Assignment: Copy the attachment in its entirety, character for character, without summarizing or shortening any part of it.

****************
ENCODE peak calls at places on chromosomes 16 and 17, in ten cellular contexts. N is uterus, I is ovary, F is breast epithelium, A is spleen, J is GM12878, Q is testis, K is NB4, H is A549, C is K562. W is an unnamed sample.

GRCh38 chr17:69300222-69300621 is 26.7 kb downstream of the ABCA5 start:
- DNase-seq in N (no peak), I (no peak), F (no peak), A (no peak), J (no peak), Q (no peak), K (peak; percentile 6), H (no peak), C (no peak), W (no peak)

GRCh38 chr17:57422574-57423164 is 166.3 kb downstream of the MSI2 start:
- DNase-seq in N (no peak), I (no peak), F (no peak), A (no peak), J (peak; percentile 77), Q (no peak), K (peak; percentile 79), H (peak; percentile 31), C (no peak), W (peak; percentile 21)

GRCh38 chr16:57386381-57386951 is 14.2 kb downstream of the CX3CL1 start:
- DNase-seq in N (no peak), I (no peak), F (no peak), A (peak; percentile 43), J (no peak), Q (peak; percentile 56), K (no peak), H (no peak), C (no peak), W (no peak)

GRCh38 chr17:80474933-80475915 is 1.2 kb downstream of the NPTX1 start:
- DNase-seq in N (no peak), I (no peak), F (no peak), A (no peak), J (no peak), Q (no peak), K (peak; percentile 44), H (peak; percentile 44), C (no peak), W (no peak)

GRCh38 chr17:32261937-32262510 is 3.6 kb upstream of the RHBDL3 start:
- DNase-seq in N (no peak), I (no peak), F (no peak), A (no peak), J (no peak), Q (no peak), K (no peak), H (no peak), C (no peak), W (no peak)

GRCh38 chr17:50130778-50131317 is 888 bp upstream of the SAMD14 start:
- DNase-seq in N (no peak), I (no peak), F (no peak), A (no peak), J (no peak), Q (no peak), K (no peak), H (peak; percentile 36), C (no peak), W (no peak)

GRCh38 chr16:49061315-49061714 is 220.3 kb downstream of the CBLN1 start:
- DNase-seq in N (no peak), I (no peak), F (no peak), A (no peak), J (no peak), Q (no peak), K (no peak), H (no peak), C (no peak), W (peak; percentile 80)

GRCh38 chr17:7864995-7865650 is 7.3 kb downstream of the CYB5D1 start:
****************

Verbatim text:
ENCODE peak calls at places on chromosomes 16 and 17, in ten cellular contexts. N is uterus, I is ovary, F is breast epithelium, A is spleen, J is GM12878, Q is testis, K is NB4, H is A549, C is K562. W is an unnamed sample.

GRCh38 chr17:69300222-69300621 is 26.7 kb downstream of the ABCA5 start:
- DNase-seq in N (no peak), I (no peak), F (no peak), A (no peak), J (no peak), Q (no peak), K (peak; percentile 6), H (no peak), C (no peak), W (no peak)

GRCh38 chr17:57422574-57423164 is 166.3 kb downstream of the MSI2 start:
- DNase-seq in N (no peak), I (no peak), F (no peak), A (no peak), J (peak; percentile 77), Q (no peak), K (peak; percentile 79), H (peak; percentile 31), C (no peak), W (peak; percentile 21)

GRCh38 chr16:57386381-57386951 is 14.2 kb downstream of the CX3CL1 start:
- DNase-seq in N (no peak), I (no peak), F (no peak), A (peak; percentile 43), J (no peak), Q (peak; percentile 56), K (no peak), H (no peak), C (no peak), W (no peak)

GRCh38 chr17:80474933-80475915 is 1.2 kb downstream of the NPTX1 start:
- DNase-seq in N (no peak), I (no peak), F (no peak), A (no peak), J (no peak), Q (no peak), K (peak; percentile 44), H (peak; percentile 44), C (no peak), W (no peak)

GRCh38 chr17:32261937-32262510 is 3.6 kb upstream of the RHBDL3 start:
- DNase-seq in N (no peak), I (no peak), F (no peak), A (no peak), J (no peak), Q (no peak), K (no peak), H (no peak), C (no peak), W (no peak)

GRCh38 chr17:50130778-50131317 is 888 bp upstream of the SAMD14 start:
- DNase-seq in N (no peak), I (no peak), F (no peak), A (no peak), J (no peak), Q (no peak), K (no peak), H (peak; percentile 36), C (no peak), W (no peak)

GRCh38 chr16:49061315-49061714 is 220.3 kb downstream of the CBLN1 start:
- DNase-seq in N (no peak), I (no peak), F (no peak), A (no peak), J (no peak), Q (no peak), K (no peak), H (no peak), C (no peak), W (peak; percentile 80)

GRCh38 chr17:7864995-7865650 is 7.3 kb downstream of the CYB5D1 start: